Chris Wyke works out five or six days a week at Anytime Fitness on Freedom Parkway.
“I do it all,” he said, while adding 25-pound weights to a squat machine Tuesday. “Some days I do weights, some days I do things to improve my speed, some days cardio.”
Starting next week, Wyke likely will be joined by many more in their own personal quests to get in shape.
The new year, with its resolutions often centering around losing weight and getting into better shape, makes this an especially busy time for local fitness centers.
Paul Grimm, who runs the personal training program at Anytime Fitness, said the gym’s new member sign-ups typically triple in January compared to any other month.
“After the new year there’s always a huge number of people thinking about losing weight and getting healthy,” Grimm said. “This is the biggest time of year for the fitness industry.”
Jared Pirtle, general manager of BodyPlex on Bethelview Road, agreed.
“January is the No. 1 month and February is the second biggest month for new memberships,” Pirtle said. “Our new memberships are more than double what they are the rest of the year.”
Pirtle said many of those new members will stick around for the entire year, while others won’t.
“About one-third of them will only use the first 90 days of their membership,” he said. “But overall, our attrition rate is pretty good. Throughout the year we have about two and half new member sign-ups for every cancelation.”
At Gold’s Gym in Cumming’s Tri County Plaza, owner Tiffani Hartley hopes to inspire endurance through a special program.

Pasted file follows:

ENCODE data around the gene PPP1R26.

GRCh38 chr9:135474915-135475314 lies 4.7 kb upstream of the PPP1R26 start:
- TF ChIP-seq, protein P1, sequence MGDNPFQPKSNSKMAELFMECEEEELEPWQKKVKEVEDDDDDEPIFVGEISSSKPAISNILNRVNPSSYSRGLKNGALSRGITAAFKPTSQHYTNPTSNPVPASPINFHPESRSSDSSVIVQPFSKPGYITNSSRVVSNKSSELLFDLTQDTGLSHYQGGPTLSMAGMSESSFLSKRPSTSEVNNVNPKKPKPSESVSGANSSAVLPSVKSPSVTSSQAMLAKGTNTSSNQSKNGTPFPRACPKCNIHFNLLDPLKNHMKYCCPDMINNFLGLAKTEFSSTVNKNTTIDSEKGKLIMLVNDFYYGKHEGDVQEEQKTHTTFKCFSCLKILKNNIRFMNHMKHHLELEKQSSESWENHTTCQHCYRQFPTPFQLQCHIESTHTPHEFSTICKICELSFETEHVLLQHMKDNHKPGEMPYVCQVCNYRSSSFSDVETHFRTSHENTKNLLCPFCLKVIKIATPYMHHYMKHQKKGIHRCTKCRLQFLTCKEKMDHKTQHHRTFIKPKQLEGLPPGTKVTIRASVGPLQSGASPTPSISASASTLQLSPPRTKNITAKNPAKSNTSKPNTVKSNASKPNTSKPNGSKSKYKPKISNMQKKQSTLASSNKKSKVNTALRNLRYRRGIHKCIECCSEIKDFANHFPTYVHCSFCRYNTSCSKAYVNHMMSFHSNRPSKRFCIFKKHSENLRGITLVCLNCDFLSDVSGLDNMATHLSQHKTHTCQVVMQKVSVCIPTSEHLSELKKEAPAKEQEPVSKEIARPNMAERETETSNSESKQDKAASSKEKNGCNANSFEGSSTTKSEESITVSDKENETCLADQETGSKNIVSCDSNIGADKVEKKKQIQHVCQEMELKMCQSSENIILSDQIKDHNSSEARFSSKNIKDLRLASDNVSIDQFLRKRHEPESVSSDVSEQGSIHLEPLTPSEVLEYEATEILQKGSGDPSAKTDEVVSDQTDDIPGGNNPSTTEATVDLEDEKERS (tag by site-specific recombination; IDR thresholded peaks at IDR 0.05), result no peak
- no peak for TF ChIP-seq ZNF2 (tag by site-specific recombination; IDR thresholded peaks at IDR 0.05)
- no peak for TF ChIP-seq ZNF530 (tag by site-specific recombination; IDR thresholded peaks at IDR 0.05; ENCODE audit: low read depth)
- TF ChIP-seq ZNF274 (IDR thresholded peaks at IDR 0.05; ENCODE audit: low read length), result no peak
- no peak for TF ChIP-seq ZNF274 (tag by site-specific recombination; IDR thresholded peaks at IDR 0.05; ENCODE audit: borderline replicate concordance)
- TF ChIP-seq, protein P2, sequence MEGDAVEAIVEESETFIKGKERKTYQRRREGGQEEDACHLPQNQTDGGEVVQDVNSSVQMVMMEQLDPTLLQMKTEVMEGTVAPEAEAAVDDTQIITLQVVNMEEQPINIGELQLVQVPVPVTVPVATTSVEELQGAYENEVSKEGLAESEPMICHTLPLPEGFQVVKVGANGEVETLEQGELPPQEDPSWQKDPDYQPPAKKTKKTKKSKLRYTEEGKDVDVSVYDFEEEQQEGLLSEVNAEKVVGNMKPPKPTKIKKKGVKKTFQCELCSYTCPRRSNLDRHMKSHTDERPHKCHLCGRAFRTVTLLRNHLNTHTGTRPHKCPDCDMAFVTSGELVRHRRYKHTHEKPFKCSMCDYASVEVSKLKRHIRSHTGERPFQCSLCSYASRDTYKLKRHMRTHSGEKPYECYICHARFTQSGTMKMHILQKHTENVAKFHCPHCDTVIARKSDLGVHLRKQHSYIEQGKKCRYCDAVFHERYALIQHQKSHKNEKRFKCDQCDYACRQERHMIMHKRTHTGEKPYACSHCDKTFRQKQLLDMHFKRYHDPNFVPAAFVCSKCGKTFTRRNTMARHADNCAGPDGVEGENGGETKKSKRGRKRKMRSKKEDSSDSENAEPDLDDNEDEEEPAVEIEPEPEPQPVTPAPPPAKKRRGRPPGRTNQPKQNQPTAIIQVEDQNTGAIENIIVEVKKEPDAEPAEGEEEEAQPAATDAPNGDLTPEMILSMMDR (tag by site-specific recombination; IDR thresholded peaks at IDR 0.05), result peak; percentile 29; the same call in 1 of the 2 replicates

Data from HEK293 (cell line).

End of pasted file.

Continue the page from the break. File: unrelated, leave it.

She said the gym will offer a 12-week challenge beginning Jan. 9.
“It’s a great way to start the new year,” Hartley said. “We welcome the whole community to participate whether they are Gold’s members or not.”
Hartley said the challenge is for anyone with any fitness goal.
“It could be losing weight from the holidays, getting ready for a marathon or someone just wanting to get off medications,” Hartley said.
At Anytime Fitness, Grimm hopes to retain new members through personal training.
“Most people who try to go it on their own will start, then stop, then start back,” he said. “If they get into the personal training, they’re about 90 percent more likely to stick with it consistently.”
He noted that the personal approach is important to know what works.
“One thing that works for one person may not work for someone else since everyone’s different,” he said.
Hartley said often people will get in a workout rut.
“People come in and do the same exercises over and over again, and when they don’t see results they give up,” she said.
“That’s why we try to offer a lot for them, whether it’s new [exercise] classes or nutrition information.”
Pirtle said people can give up for a variety of reasons.
“They might not see the results they would like as fast as they would like, or they just don’t stay motivated, or they have very busy schedules,” he said, noting BodyPlex tries to offer variety to keep members coming back.
“We’ve added some new programs and some new equipment. We’re excited for the new year.”
As for Wyke, he’ll maintain his fitness routine even if some new members won’t.
“I’ll see a lot of them in here in January,” Wyke said. “They’ll stay for a month or two and then most of them will be gone.”